By WV Marshall
OK, I’m telling you from the get-go that this isn’t for the squeamish or the extremely sensitive.
But it is a necessary discussion for this somewhat rare condition and menopause.
Have you ever heard of the Bartholin glands? Or Bartholin cysts?
Well, Bartholin glands are two small glands on either side of the vaginal opening.
They produce mucus that helps lubricate the vagina.
When one of these glands develops a blockage, mucus builds up and forms a lump – a Bartholin cyst.
Bartholin cysts occur in about 3 percent of all women, typically diagnosed in women of reproductive age, according to the Cleveland Clinic .
Here’s the good news: The chance of developing a Bartholin cyst decreases after menopause.
Healthcare providers say they don’t know why some women are predisposed to Bartholin cysts.
In rare cases, sexually transmitted infections can be related to cysts.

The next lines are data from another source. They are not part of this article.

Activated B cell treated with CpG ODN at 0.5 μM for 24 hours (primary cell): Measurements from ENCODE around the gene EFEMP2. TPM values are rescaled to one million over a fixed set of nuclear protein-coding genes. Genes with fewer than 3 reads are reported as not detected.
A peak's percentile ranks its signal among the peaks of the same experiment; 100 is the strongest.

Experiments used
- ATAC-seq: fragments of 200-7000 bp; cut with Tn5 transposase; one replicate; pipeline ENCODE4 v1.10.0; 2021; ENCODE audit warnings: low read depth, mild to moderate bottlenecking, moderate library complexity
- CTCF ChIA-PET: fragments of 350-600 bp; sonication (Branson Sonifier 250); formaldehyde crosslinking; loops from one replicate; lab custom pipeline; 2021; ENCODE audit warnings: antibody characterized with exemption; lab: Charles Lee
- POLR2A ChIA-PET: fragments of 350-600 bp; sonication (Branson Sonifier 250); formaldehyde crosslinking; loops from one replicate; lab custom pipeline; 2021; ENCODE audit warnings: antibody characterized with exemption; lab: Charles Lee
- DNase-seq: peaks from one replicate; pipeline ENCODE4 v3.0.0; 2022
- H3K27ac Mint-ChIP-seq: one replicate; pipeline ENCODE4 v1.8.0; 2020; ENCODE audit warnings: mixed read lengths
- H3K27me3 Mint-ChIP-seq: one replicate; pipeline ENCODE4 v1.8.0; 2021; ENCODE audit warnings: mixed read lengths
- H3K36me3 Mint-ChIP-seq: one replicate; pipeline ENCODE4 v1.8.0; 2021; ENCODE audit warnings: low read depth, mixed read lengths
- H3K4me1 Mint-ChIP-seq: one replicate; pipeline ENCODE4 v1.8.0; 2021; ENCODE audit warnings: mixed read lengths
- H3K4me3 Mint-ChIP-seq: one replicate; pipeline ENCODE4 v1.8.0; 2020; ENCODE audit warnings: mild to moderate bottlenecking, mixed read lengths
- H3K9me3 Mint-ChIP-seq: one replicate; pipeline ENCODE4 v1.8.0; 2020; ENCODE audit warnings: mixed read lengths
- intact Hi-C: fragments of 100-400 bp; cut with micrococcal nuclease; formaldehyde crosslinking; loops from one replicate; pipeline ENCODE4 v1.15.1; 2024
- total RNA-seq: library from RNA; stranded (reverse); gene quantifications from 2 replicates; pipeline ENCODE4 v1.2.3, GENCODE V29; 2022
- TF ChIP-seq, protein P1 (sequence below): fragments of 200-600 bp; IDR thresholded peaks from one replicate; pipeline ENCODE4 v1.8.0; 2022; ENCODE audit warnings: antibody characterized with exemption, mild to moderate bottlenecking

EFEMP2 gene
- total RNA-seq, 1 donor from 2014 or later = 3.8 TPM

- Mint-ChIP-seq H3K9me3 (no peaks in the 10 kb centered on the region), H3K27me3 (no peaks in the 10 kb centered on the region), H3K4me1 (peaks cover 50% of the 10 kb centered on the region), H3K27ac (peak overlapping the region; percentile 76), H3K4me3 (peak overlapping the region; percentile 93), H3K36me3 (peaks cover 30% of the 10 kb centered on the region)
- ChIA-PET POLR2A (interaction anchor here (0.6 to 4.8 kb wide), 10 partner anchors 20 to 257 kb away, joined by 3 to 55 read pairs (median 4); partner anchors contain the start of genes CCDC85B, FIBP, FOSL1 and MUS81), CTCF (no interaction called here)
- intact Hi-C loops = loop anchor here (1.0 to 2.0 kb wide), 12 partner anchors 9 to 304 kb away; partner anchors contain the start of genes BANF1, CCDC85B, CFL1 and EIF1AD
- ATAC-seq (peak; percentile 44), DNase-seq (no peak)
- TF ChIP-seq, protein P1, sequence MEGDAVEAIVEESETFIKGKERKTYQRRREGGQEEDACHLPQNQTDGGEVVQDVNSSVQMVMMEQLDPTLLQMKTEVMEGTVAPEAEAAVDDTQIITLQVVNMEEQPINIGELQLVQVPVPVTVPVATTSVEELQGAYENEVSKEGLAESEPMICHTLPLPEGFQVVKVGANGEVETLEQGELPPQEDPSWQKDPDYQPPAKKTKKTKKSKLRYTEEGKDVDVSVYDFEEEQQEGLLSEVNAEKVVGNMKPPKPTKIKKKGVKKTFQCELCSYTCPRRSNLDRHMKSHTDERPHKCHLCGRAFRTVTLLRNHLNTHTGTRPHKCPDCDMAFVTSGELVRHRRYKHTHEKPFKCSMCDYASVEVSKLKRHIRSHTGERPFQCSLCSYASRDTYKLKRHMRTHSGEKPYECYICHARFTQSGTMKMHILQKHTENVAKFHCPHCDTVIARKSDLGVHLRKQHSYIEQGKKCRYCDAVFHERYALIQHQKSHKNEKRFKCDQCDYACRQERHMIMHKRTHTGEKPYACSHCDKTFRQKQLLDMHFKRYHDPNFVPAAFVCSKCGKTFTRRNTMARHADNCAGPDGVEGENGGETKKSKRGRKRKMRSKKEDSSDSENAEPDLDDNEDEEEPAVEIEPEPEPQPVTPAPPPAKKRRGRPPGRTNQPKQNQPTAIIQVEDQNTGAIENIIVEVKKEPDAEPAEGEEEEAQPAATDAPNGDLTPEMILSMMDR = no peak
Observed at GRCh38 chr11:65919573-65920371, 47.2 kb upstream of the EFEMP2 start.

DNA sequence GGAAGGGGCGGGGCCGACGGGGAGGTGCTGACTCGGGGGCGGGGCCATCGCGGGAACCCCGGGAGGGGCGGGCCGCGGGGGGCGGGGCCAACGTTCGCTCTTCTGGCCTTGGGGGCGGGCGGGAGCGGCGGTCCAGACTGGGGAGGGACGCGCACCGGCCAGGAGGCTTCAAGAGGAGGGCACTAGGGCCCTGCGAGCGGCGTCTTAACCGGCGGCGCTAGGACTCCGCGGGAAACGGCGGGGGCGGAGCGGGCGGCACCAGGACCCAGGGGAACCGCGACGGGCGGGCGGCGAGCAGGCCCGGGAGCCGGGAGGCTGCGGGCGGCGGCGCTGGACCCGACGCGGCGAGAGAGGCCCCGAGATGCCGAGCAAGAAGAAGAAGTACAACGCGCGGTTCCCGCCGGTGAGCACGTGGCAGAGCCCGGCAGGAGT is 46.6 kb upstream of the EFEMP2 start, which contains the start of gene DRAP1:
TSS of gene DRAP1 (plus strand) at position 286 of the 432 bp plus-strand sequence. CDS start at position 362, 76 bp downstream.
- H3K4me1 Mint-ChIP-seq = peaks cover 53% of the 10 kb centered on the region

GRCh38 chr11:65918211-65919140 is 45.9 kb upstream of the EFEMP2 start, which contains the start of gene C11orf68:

Many Bartholin cysts are small and do not cause symptoms.
If such a cyst forms an abscess, symptoms may include
- change in size with swelling,
- redness and
Larger cysts that aren’t infected may include these symptoms pain during sitting, walking or sex.
How are Bartholin cyst treated?
Please check with your healthcare provider on treating Bartholin cysts.
- If a cyst is small and doesn’t appear infected, it does not need treatment.
- If the area has indications of infection and hurts, your healthcare provider may recommend self-care treatments such as sitting in a warm bath a few times a day for several days, which may help drain the cyst and relieve pain.
- Over-the-counter pain medications can also help ease discomfort.
- If symptoms persist or the cyst grows, then your healthcare provider may want to drain the abscess or prescribe antibiotics.
mySysters is an app for women in perimenopause and menopause. Good Housekeeping and Woman’s Day named mySysters the Best App for Women in Perimenopause and a Must Have App for Women.
- The information and other content provided in this blog, website or in any linked materials are not intended and should not be considered, or used as a substitute for, medical advice, diagnosis or treatment.